Tuesday, April 24, 2007

April 24, 1800:

John Adams Signs Off on the Library of Congress

One little-mentioned legacy of the first Adams administration is the Library of Congress, one of the great libraries of the Earth. It had a fairly modest start.

(The Library of Congress building, under construction in 1893.)

According to the web site of the Library itself ("Today in History"), "On April 24, 1800, President John Adams approved the appropriation of $5,000 for the purchase of 'such books as may be necessary for the use of Congress.'

"The books, the first purchased for the Library of Congress, were ordered from London and arrived in 1801. The collection of 740 volumes and three maps was stored in the U.S. Capitol, the Library's first home. President Thomas Jefferson approved the first legislation defining the role and functions of the new institution on January 26, 1802.

"In the almost two centuries since its founding, the Library has taken on the mission of making its resources available and useful to the Congress and the American people, and sustaining and preserving a universal collection of knowledge and creativity for future generations. The vast holdings of the Library now number well over 110 million items."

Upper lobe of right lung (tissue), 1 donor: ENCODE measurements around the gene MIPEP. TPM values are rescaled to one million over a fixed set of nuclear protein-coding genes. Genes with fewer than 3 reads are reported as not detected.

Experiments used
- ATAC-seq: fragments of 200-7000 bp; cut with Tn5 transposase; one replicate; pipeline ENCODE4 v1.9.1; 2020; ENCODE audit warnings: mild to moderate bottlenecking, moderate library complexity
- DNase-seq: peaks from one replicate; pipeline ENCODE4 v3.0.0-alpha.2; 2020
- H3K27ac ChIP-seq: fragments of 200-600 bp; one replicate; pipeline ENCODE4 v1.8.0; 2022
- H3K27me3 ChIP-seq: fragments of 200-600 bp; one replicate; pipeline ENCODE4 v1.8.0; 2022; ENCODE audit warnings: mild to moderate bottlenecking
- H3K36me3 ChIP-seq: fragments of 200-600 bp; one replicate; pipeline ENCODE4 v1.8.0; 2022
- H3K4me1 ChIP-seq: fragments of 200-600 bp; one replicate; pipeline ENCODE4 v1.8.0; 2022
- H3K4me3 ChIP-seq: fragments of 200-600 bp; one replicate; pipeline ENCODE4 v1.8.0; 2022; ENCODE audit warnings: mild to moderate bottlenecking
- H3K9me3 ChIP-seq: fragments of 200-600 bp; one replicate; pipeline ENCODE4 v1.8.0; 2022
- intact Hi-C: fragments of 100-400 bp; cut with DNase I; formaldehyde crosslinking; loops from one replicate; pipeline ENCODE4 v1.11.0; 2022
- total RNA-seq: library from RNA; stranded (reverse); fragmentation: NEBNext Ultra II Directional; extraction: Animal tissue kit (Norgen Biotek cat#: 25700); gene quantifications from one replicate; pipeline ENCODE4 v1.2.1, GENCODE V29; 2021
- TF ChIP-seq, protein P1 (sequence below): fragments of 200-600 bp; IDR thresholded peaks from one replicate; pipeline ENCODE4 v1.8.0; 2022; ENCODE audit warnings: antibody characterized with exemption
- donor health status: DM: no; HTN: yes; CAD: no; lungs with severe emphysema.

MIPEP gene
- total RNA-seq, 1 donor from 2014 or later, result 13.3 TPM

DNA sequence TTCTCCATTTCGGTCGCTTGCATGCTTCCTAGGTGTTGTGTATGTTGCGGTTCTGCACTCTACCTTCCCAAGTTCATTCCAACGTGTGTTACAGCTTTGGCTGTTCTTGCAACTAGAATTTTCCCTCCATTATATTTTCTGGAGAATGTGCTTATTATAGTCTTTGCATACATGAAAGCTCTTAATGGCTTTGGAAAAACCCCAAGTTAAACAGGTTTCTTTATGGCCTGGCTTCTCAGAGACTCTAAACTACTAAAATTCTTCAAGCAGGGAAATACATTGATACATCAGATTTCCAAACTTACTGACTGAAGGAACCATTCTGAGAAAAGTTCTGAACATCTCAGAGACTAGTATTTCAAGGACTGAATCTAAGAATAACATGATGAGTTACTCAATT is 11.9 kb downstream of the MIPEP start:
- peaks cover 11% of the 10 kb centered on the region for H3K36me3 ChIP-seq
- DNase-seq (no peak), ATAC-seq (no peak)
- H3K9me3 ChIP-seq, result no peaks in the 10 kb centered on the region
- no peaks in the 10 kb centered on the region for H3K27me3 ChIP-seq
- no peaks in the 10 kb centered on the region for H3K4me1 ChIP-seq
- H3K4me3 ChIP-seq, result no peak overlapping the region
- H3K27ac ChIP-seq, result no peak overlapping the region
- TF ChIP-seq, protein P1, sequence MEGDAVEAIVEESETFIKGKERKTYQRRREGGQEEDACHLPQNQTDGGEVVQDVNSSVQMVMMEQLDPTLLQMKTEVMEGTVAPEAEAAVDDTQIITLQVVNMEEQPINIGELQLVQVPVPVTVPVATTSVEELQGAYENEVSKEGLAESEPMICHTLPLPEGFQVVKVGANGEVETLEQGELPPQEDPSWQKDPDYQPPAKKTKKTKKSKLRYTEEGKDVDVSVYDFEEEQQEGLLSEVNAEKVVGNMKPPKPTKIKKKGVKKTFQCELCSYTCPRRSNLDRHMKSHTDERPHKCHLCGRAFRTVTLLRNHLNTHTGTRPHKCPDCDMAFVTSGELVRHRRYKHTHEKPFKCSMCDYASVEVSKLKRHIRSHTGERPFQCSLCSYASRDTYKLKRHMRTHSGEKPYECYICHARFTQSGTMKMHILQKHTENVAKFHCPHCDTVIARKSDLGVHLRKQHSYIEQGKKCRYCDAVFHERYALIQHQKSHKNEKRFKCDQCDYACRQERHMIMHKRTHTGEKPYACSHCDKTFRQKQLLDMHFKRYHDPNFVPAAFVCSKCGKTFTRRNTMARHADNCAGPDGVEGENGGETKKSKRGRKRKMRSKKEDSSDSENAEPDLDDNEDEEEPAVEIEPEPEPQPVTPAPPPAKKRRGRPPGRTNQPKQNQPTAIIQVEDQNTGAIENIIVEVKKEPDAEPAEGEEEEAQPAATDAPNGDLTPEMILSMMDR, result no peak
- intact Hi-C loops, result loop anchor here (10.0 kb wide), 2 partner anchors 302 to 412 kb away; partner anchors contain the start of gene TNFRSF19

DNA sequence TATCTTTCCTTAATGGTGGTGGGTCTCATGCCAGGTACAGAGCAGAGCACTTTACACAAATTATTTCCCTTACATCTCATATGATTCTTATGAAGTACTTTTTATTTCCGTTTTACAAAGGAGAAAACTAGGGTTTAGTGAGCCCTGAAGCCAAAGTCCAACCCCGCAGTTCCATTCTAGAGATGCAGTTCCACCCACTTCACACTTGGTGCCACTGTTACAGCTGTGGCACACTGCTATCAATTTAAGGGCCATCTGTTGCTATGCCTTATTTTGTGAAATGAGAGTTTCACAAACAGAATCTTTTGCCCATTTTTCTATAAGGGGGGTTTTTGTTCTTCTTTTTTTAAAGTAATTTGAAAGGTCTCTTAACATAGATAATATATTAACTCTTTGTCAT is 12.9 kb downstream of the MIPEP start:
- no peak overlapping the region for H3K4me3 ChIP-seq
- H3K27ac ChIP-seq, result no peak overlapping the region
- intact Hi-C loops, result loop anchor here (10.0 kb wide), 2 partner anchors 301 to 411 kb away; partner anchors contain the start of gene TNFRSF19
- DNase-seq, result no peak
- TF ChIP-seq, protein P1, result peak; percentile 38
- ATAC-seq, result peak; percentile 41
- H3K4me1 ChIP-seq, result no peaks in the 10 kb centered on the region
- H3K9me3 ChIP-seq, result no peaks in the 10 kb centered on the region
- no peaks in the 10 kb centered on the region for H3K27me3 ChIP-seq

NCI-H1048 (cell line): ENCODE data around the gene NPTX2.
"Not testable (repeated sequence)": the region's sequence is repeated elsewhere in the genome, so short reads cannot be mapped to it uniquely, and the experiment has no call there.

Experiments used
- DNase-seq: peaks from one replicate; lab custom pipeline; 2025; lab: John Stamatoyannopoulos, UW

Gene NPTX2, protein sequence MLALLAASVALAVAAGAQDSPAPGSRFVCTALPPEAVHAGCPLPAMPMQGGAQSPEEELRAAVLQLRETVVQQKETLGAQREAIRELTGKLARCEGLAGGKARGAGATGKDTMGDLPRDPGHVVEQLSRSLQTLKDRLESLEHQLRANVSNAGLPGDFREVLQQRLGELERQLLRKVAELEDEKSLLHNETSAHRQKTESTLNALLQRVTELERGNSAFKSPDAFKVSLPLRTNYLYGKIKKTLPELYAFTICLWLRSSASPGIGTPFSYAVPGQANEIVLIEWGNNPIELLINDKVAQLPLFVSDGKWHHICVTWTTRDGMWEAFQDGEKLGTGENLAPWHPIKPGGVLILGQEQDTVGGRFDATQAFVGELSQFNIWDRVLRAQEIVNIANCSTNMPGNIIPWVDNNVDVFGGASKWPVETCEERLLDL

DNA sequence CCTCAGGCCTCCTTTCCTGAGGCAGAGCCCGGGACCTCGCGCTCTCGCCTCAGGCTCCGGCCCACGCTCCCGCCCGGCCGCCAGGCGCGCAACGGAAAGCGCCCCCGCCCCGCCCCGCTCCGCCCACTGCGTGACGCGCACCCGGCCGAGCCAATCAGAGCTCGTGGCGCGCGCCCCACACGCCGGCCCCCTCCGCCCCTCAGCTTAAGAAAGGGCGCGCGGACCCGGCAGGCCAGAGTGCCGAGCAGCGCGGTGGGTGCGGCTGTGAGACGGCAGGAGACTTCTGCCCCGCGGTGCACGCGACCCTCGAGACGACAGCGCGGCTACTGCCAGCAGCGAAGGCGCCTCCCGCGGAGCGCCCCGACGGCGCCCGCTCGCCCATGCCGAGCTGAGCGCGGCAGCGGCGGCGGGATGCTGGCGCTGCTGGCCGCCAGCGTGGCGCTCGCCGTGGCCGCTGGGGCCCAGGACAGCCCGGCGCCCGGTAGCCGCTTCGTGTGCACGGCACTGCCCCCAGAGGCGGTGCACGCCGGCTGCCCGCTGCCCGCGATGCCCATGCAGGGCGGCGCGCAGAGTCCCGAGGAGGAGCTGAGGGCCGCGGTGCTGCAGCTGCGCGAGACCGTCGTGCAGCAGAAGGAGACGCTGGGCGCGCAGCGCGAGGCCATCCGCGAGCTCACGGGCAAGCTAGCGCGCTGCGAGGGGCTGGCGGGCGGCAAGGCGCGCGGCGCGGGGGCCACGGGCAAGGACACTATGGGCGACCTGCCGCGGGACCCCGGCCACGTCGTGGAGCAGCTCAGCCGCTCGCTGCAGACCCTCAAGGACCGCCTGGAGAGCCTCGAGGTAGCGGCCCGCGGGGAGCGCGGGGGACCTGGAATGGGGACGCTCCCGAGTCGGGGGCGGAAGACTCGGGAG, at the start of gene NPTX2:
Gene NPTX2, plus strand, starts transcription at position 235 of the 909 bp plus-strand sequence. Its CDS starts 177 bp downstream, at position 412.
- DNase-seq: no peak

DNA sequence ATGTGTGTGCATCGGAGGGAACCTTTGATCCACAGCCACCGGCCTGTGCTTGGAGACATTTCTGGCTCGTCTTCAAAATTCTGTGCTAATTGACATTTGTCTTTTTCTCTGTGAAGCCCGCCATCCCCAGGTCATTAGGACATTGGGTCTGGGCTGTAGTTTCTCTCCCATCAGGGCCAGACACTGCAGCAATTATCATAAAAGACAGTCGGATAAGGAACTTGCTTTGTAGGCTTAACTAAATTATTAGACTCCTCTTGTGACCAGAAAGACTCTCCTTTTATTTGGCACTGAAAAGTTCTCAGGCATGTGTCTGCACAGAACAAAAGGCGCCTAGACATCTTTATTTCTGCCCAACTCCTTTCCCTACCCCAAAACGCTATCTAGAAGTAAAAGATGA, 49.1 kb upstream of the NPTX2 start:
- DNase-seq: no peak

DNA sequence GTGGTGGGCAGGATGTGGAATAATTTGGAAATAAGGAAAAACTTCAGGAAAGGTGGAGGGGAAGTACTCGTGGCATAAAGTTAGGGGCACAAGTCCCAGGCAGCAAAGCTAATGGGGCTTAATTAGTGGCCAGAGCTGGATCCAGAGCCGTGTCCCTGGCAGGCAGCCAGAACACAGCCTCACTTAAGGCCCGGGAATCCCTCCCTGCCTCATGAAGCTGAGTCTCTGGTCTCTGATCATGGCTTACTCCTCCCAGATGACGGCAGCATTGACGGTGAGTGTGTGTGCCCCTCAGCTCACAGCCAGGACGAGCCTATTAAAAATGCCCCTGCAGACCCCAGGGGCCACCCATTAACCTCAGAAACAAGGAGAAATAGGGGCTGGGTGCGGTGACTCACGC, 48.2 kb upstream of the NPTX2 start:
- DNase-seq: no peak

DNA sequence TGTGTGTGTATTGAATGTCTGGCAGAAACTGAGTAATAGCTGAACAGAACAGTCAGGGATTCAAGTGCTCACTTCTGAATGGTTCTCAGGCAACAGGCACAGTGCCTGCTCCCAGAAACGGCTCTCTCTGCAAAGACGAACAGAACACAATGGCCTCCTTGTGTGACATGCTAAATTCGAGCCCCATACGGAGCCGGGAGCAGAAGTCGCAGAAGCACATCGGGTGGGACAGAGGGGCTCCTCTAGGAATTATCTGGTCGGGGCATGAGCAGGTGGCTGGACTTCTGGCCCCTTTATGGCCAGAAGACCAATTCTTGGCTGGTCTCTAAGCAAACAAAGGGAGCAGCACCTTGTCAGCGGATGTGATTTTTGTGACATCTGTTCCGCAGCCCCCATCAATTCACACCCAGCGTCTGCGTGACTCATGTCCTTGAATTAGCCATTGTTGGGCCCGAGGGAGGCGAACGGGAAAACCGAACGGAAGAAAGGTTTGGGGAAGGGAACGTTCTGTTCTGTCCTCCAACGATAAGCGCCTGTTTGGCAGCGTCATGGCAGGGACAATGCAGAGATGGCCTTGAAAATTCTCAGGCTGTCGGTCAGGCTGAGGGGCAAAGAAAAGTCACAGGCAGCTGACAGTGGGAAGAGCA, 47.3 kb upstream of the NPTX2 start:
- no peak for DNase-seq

The fact that the library was in the Capitol was a problem when the British burned the building in 1814. Later, the Library gained another presidential connection when former President Thomas Jefferson offered to sell his library to the nation to re-create the Library of Congress. A patriotic gesture, certainly, but Jefferson also needed the dough to fend off creditors.

More from the Library of Congress itself: "Jefferson's library not only included over twice the number of volumes as had been destroyed, it expanded the scope of the library beyond its previous topics—law, economics, and history—to include a wide variety of subjects in several languages.

"Anticipating the objection that his collection might be too comprehensive, he argued, "I do not know that it contains any branch of science which Congress would wish to exclude from their collection; there is, in fact, no subject to which a Member of Congress may not have occasion to refer."

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